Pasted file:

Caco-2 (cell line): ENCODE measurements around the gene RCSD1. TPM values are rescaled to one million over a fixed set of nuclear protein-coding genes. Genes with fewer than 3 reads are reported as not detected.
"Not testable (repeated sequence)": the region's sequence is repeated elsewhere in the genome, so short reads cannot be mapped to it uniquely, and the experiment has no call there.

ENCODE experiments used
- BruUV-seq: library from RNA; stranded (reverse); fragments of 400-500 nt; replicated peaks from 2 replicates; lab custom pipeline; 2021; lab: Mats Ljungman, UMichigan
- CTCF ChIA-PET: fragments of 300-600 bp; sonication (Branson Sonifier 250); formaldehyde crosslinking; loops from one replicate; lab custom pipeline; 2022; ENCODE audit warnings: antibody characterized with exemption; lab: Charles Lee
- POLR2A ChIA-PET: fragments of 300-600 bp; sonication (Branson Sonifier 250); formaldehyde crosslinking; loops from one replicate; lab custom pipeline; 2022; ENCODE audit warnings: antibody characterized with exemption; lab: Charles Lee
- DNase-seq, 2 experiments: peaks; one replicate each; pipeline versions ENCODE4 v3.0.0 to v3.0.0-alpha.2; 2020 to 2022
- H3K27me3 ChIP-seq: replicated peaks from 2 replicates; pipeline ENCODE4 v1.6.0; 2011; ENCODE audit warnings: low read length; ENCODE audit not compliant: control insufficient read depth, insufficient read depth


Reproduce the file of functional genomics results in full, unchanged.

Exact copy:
Caco-2 (cell line): ENCODE measurements around the gene RCSD1. TPM values are rescaled to one million over a fixed set of nuclear protein-coding genes. Genes with fewer than 3 reads are reported as not detected.
"Not testable (repeated sequence)": the region's sequence is repeated elsewhere in the genome, so short reads cannot be mapped to it uniquely, and the experiment has no call there.

ENCODE experiments used
- BruUV-seq: library from RNA; stranded (reverse); fragments of 400-500 nt; replicated peaks from 2 replicates; lab custom pipeline; 2021; lab: Mats Ljungman, UMichigan
- CTCF ChIA-PET: fragments of 300-600 bp; sonication (Branson Sonifier 250); formaldehyde crosslinking; loops from one replicate; lab custom pipeline; 2022; ENCODE audit warnings: antibody characterized with exemption; lab: Charles Lee
- POLR2A ChIA-PET: fragments of 300-600 bp; sonication (Branson Sonifier 250); formaldehyde crosslinking; loops from one replicate; lab custom pipeline; 2022; ENCODE audit warnings: antibody characterized with exemption; lab: Charles Lee
- DNase-seq, 2 experiments: peaks; one replicate each; pipeline versions ENCODE4 v3.0.0 to v3.0.0-alpha.2; 2020 to 2022
- H3K27me3 ChIP-seq: replicated peaks from 2 replicates; pipeline ENCODE4 v1.6.0; 2011; ENCODE audit warnings: low read length; ENCODE audit not compliant: control insufficient read depth, insufficient read depth